Georgian Era Wedding And Engagement Ring History
The Georgian Era is ranges in date from 1714-1837 and spans the period of British Rule under King George I through King George IV. Spanning a period of over a decade, it isn’t plausible to address every trend and historical aspect of this era, but for the purpose of this article, we will address the most popular styles of, and the wedding related, jewelry – we’ll even throw in some Georgian Era wedding fun facts for your reading pleasure!
The Jewelry of the Georgian Era was labor intensive hand-made art – unlike today when modern technology generates hundreds of identical pieces, the jewelry you got in the Georgian era was truly one of a kind. While 22 karat and 18 karat gold were two of the most popular metals during the Georgian Era, popularity was also seen in Pinchbeck, a brass that consists of a mix of copper and zinc and is an extremely passable imitation for gold.
During the Georgian Era, many Germans donated their beloved gold to help build and strengthen their military – in turn they received cast iron. This trade off resulted in a patriotic rise in popularity of cast iron jewelry. In terms of stones, diamonds were the most highly coveted stone of the Georgian Era, in part due to the fact that they were relatively unattainable. Despite the high demand for diamonds, gemstones were also extremely popular and used often.
During the Georgian Era, the most popular stone setting was mounting. A mounted setting hides the entirety of the underside of a stone, and as you can imagine, keeps a lot of light from passing through the stone and diminishes its brilliance. At the time, the solution for this unfortunate side-effect of the mount was to place aluminum within the mount, under the stone, in the hope that the light that passes through will reflect of the aluminum and create the brilliance and luster we still desire today.
Due to a setting that resulted in less than ideal brilliance and luster, the cuts of the Georgian Era utilized the shape of a stone to maximize its brilliance. One popular cut of the Georgian Era is the Rose cut, a cut that is still popular today. Another popular cut of the Georgian Era is the Old Mine Cut – a rare cut that requires ornate details and, after its popularity passed, was recut into more popular cuts of the times.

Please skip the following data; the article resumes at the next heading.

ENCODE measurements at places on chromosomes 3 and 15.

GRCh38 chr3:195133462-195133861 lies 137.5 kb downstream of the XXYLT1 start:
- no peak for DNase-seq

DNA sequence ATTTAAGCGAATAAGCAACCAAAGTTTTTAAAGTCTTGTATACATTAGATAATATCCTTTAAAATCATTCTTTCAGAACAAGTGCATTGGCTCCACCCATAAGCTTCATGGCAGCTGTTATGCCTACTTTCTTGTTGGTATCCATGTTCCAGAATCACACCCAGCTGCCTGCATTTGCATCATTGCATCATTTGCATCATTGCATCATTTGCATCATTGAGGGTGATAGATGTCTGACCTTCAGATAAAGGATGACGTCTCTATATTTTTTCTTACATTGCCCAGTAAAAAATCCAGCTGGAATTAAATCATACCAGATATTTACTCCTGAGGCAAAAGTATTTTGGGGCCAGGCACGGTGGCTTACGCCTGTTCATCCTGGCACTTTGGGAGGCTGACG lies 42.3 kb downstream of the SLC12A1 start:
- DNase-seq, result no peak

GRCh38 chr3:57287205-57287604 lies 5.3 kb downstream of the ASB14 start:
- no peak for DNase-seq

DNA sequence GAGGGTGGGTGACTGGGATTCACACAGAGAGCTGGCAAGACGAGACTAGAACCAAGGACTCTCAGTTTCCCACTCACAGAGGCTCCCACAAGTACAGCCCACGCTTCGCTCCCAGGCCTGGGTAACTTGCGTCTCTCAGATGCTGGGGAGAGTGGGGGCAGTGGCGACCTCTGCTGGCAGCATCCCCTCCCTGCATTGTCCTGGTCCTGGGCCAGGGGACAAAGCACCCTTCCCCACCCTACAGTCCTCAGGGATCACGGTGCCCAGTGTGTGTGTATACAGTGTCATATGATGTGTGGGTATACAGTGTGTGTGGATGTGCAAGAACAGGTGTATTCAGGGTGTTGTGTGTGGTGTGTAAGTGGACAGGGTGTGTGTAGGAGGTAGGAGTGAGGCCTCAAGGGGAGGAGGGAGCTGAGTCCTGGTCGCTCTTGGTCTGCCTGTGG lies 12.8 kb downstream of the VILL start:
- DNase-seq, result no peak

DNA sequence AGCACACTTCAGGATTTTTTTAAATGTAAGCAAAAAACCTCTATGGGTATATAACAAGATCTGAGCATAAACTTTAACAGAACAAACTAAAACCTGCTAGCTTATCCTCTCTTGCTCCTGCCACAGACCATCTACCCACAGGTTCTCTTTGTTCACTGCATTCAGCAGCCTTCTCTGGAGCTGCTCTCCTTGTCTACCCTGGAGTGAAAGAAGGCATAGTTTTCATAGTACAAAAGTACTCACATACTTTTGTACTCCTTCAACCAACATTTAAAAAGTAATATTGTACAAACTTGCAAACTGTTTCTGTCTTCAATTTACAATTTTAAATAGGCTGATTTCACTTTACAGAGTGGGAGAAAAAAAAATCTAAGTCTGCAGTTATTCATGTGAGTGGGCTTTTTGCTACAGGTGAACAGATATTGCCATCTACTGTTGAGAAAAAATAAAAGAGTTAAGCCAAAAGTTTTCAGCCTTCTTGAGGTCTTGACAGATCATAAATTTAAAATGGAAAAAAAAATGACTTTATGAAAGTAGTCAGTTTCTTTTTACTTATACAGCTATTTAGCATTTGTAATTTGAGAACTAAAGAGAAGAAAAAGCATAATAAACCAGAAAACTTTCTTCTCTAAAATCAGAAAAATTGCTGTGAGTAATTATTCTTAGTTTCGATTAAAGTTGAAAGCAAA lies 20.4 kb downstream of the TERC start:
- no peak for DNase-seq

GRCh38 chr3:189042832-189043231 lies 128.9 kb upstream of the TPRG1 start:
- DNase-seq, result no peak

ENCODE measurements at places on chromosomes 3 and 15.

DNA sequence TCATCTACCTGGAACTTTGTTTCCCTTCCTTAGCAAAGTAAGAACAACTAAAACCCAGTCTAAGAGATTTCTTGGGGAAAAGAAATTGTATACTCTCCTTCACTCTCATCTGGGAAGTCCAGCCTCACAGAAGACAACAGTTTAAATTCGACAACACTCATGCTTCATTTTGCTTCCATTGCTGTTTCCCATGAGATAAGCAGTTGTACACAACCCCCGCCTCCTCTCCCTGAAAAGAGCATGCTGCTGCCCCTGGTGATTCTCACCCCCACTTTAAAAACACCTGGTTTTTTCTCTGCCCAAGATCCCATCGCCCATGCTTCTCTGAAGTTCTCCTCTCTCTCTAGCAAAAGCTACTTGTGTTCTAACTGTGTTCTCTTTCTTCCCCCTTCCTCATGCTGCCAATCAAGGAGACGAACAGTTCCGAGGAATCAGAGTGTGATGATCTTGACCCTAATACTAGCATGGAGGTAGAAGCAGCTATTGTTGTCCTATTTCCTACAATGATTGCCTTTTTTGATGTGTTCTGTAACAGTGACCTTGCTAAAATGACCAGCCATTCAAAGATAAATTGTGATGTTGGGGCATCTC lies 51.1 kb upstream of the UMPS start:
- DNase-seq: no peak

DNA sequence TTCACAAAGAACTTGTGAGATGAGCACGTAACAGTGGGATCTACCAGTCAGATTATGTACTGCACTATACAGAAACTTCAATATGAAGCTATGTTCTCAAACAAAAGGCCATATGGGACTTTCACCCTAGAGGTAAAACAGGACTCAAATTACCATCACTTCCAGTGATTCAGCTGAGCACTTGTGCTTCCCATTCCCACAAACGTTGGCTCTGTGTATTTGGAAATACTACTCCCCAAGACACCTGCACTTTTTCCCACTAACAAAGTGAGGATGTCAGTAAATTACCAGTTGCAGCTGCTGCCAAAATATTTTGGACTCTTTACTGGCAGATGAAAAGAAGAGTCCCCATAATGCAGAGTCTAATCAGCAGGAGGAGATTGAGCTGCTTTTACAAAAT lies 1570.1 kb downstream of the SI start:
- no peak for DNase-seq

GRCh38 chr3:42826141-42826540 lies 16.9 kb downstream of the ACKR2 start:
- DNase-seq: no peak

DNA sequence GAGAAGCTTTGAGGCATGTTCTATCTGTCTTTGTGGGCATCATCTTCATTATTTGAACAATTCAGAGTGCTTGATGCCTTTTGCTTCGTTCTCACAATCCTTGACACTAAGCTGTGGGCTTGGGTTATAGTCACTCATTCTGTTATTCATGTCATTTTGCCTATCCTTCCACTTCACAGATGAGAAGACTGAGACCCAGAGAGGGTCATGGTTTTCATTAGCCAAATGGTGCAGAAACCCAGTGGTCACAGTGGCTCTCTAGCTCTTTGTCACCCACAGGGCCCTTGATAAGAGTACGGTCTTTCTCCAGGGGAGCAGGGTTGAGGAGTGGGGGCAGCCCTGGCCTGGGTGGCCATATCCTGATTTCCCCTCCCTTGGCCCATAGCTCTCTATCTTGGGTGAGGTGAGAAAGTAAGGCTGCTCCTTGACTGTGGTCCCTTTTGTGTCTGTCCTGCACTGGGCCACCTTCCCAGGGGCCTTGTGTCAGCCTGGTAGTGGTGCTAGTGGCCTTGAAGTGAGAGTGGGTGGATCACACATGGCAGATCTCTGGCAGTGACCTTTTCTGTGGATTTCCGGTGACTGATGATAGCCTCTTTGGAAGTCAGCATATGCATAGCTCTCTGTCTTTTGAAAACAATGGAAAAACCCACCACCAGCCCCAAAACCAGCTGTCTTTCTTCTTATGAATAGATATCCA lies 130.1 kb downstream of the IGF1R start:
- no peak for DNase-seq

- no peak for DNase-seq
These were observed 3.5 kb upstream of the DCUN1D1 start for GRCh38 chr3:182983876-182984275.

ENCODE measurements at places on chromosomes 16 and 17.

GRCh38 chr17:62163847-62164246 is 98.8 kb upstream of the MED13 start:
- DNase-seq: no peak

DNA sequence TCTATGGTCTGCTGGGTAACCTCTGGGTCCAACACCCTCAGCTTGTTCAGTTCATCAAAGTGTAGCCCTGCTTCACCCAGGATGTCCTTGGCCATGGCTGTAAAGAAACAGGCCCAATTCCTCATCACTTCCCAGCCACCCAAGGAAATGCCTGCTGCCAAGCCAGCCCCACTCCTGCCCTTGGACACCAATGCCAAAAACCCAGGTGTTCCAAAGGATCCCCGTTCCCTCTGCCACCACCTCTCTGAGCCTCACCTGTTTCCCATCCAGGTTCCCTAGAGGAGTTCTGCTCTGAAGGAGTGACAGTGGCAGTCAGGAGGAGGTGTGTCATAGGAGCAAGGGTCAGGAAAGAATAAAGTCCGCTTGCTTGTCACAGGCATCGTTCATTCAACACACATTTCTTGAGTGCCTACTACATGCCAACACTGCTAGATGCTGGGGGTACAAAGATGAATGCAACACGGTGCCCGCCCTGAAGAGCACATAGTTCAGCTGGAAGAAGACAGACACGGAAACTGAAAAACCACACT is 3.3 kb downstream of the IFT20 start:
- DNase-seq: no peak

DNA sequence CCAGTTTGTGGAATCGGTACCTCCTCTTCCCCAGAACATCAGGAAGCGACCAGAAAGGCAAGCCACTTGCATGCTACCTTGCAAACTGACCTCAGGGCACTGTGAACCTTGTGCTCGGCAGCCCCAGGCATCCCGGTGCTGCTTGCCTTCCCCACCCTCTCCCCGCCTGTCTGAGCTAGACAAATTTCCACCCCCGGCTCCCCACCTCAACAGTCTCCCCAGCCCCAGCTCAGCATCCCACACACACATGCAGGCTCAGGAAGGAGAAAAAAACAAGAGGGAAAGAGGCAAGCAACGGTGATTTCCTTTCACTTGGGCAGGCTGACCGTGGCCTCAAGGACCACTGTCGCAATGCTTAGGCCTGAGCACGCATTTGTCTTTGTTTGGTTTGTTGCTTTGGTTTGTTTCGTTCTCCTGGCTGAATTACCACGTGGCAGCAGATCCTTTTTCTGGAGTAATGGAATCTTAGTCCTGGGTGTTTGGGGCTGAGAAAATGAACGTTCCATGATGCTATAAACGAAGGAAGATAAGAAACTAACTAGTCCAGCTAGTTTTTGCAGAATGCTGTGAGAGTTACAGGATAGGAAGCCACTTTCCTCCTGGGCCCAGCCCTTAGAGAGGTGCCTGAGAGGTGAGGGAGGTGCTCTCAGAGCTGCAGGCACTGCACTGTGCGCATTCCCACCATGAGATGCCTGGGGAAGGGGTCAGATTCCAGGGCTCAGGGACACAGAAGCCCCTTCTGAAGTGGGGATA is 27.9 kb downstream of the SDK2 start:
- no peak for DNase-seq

In Jane Austen’s Sense and Sensibility, one of the male characters is seen wearing a ring containing a braided plait of hair. Though today this might sound a little bizarre, during the Georgian era, incorporating gestures such as these were common, if not completely normal. Hair in rings is probably the strangest trend associated with the Georgian Era, other trends are ones that preserve time and memories, an important aspect of this era. This need to preserve created two items of jewelry, both still popular today – the first is the mourning ring, the second is the locket.
The mourning, or memorial, ring was a way to memorialize those who have passed. This ring traditionally held a small stone and inscription of information as it pertained to the deceased such as their birthday, death date, or name. More elaborate mourning rings contained engraved portraits of the deceased. The locket was also able to preserve time by holding pictures, notes or small items. The locket as we know it comes in the form of a necklace, but in the Georgian times, locket rings were quite popular.
Though they focused less on preservation of time, the Posey rings also became a coveted style of jewelry during the Georgian Era. The Posey ring was a delicate gold band engraved with a saying appropriate to its purpose. Posey rings became a highly desirable ring for engagements during the Georgian Era.
Other than the Posey ring, popular engagement and wedding rings focused heavily on nature. The designs of these rings, whether through inscription or stone placement, oftentimes alluded to butterflies, flowers, doves, and other delicate components of nature.
The general use of engagement rings wasn’t highly popular during the Georgian Era – but if it was afforded by the groom, it was gifted as a symbol of the future grooms love for his future wife. This ring was worn on the fourth finger of the left hand, same as it is today.
While on the discussion of weddings, the Georgian Era saw a rise in wedding related laws. If you are interested in these laws as a whole, they can be found in The Marriage Act of 1753, also known as “An Act for the Better Preventing of Clandestine Marriage”.
In part, The Marriage Act of 1973 regulated the age of marital consent – stating that an individual has to be 21, or have parental consent, to wed. The Act also regulated when and where a couple can wed – the ceremony would take place before noon in the parish of residence as husband and wife. Finally, The Marriage Act regulated engagement length to consist of a minimum of four weeks – this caused couples to elope, and thus, downsized the popularity of the engagement ring.
Jewelry from the Georgian Era is hard to come by today – this is due to the fact that most jewellers would melt down extra or used pieces to create new ones that followed the trends. As a result of the rarity of jewelry from this time, authentic Georgian Era jewelry is extremely expensive today, selling for $3,000 to $4,000 dollars for something as simple as a gold band.